demonstrations draw rapt audiences of all ages. Despite the site’s

impressive size, a circular design plan lined with shady paths makes

getting lost here virtually impossible.

"We’re always a work in progress," says Janet Peterson, public

relations director. One of the current highlights of the museum is

the "20/20 Vision" exhibition, a sprawling showcase of the

work of glass artists from around the world who have had fellowships

at Wheaton.

"We wanted to see what these artists are doing now," says

Peterson, noting that there are 105 exhibitors represented. The first

months of the show spotlight work by 2001 and 2002 fellows who have

come to study at the center from as close as West Orange and as far

away as Hiroshima, Japan, and Adelaide, Australia. Artists include

Hank Adams, Lisa Cerny, Sophia Emmett, Megumi Esaki, Beth Lipman,

Brent Marshall, and Walter Zimmerman. From August through December

the show will focus on current works by other past fellowship recipients.

"The sheer scope of the exhibit is quite remarkable," says

Peterson. It is indeed.

Everything from super life-sized replicas of frilly dresses executed

in glass to bold geometric figures and a striking screen composed

of glass lantern slides by artist Steve Tobin punctuates this exhibit,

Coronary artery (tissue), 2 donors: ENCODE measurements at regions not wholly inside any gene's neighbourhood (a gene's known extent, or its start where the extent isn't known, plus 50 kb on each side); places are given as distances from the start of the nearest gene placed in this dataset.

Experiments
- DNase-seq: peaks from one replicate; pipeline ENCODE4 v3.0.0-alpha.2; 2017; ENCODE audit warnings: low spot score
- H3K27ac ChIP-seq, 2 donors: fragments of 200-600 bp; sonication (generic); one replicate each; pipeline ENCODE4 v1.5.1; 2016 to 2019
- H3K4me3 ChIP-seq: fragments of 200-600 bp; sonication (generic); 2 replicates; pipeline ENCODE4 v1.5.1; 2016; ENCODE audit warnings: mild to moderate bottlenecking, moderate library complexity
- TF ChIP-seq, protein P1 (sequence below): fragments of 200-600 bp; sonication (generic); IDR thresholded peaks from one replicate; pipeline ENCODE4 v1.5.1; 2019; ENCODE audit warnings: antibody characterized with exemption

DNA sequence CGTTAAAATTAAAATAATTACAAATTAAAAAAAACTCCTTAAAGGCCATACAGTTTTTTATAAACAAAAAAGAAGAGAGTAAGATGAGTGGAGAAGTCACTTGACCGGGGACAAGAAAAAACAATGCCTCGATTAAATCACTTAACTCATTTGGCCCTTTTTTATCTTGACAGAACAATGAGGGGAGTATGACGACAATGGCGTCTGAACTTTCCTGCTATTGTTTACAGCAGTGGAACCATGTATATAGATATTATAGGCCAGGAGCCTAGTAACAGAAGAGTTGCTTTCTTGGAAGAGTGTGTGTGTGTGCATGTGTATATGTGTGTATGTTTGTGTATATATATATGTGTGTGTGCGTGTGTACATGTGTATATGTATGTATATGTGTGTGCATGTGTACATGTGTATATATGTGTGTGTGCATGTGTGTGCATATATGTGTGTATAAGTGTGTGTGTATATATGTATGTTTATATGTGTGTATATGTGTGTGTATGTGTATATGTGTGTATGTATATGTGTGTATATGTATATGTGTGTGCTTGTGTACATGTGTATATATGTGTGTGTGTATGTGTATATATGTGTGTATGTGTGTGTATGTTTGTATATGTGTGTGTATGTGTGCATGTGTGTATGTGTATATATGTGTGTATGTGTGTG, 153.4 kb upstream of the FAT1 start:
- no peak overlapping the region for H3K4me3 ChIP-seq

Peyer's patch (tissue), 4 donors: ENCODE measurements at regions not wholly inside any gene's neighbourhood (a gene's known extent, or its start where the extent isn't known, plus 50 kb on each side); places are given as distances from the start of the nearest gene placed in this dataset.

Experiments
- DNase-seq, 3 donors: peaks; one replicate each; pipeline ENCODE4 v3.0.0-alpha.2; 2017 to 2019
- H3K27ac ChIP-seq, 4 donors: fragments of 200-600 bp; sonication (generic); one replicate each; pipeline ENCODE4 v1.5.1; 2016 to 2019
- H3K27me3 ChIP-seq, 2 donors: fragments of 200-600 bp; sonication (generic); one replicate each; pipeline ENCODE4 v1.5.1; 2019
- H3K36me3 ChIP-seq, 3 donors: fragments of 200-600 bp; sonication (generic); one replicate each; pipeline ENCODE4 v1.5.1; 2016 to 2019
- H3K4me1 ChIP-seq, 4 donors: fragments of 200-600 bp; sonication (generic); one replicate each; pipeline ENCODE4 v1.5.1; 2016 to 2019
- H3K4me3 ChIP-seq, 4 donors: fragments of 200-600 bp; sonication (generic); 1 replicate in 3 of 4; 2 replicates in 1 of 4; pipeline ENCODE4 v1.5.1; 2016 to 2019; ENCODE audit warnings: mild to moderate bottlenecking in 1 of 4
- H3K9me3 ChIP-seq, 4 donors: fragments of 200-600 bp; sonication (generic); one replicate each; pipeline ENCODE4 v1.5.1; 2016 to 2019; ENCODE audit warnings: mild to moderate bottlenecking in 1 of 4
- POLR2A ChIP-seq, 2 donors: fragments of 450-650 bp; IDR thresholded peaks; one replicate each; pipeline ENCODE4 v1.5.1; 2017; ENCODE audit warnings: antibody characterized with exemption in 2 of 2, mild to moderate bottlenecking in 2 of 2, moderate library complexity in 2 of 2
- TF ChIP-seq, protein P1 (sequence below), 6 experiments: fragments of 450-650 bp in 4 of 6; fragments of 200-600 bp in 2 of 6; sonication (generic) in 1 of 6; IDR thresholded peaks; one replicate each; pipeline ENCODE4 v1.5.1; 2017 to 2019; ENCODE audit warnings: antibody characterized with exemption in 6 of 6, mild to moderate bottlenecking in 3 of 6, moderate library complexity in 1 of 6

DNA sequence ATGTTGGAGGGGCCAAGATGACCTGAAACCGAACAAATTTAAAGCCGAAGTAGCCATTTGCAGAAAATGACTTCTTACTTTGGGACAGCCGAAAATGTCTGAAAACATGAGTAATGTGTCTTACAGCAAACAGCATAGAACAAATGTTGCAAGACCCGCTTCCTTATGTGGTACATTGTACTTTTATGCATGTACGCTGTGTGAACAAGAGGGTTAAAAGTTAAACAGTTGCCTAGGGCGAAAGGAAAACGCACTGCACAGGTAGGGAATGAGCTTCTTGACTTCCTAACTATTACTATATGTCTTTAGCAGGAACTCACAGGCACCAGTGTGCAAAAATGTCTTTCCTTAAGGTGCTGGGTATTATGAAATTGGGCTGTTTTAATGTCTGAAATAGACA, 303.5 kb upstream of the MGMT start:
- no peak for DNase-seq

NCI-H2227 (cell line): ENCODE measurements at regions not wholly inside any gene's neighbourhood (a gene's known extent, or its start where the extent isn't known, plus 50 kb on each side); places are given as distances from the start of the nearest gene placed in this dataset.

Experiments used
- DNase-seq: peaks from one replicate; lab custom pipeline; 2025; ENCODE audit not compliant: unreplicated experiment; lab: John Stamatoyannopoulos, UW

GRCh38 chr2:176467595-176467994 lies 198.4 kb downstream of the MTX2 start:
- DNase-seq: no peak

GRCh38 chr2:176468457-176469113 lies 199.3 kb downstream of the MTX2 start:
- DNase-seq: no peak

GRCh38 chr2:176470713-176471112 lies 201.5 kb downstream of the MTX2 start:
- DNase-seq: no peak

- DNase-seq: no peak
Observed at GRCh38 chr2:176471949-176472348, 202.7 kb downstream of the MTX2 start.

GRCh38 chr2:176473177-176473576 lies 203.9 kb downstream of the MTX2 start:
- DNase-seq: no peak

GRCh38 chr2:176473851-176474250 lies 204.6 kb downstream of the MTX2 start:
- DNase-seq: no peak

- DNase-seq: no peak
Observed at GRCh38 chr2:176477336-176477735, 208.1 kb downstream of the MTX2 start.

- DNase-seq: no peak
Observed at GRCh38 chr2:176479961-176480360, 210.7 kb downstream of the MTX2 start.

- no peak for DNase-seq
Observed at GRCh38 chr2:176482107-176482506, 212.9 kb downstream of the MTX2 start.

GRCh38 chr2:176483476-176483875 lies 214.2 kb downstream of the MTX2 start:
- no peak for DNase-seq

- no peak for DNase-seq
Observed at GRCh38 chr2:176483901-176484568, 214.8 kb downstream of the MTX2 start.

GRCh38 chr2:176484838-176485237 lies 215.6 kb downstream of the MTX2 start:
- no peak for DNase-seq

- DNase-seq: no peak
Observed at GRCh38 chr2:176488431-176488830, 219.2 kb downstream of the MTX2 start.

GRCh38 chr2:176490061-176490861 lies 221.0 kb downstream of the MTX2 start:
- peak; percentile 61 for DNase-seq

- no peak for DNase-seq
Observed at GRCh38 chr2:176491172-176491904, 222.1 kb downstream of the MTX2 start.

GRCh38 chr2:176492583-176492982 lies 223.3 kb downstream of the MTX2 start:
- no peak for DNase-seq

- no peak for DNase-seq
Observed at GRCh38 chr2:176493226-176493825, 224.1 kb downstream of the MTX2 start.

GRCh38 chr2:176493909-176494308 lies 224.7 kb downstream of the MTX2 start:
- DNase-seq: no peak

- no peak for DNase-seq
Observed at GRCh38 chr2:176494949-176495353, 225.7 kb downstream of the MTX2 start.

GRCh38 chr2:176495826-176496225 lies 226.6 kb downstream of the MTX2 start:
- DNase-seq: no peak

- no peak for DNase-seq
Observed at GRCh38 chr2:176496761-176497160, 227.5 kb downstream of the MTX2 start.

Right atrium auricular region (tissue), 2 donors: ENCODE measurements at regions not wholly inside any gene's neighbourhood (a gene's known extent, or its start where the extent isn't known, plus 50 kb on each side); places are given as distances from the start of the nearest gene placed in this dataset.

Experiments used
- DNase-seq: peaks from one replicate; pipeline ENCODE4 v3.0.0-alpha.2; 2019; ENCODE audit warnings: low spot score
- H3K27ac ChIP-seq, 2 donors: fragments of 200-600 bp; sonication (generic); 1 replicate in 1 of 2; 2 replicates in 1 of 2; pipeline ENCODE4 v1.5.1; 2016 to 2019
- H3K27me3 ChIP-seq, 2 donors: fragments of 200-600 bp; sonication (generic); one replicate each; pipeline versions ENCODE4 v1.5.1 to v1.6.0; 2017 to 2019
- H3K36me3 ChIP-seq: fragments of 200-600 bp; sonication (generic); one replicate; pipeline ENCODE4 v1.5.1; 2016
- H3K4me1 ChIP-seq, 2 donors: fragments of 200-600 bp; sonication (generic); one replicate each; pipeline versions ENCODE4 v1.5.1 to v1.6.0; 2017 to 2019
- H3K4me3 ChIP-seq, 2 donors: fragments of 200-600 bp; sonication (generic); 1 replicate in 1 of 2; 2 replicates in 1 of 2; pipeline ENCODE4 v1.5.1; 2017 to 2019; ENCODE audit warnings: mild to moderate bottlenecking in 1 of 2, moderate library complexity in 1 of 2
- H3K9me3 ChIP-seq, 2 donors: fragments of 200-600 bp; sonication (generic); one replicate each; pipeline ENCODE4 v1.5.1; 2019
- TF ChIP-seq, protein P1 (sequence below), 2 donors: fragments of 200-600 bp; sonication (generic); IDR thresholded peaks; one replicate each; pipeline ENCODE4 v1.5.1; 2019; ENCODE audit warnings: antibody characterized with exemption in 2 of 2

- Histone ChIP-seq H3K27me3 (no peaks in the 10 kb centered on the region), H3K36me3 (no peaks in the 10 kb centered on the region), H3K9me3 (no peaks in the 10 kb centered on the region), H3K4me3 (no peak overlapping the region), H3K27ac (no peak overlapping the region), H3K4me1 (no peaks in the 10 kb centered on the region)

which remains on view through January 4, 2004.

In a striking counterpoint to these contemporary creations are replicas

of a Victorian dining room and kitchen complete with glassware from

the period, as well as several permanent installations of historic

glass bottles, Tiffany-type glass, decorative art glass, and a major

collection of antique and contemporary paperweights.

Wheaton Village’s GlassWeekend, a biennial event since 1985, attracts

about 2,000 people for workshops, demonstrations, and presentations.

Co-sponsored by Wheaton Village’s Creative Glass Center of America

and the Art Alliance for Contemporary Glass, the event will feature

demonstrations by some of the glass world’s most revered artists,

including Janusz Pozniak, Dante Marioni, and Richard Jolley.

It might be worth the trip just to get a peek at some unusual high-end

shopping by serious glass collectors who come to see the wares of

galleries from across the country and abroad. Many of these glass

objects sell in the five-figure range.

With millions of dollars worth of glass by world-renowned glass artists

on display and for sale at GlassWeekend 2003, go ahead and strike

arts in South Jersey from your oxymoron list.

— Sally Friedman

Creative Glass Center of America, Wheaton Village, 1501

Glasstown Road, Millville, 856-825-6800.

"The Fellows," an exhibition celebrating CGCA’s 20th anniversary.

The rotating anniversary exhibit showcases contemporary glass works

by past and current CGCA fellowship recipients. To December 31. Free.

Museum Hours are Tuesday through Sunday, 10 a.m. to 5 p.m. Admission

is $8, $7 for senior citizens, $5 for students, free for children

under 5. Many events are open to the public, though classes and seminars

are not. For information about GlassWeekend, call or visit

Directions to Wheaton Village: Take I-295 South. Follow

signs to Route 42 South/Atlantic City. From Route 42 take Route 55

South to Exit 26. Follow Wheaton Village signs from the exit to the

main entrance.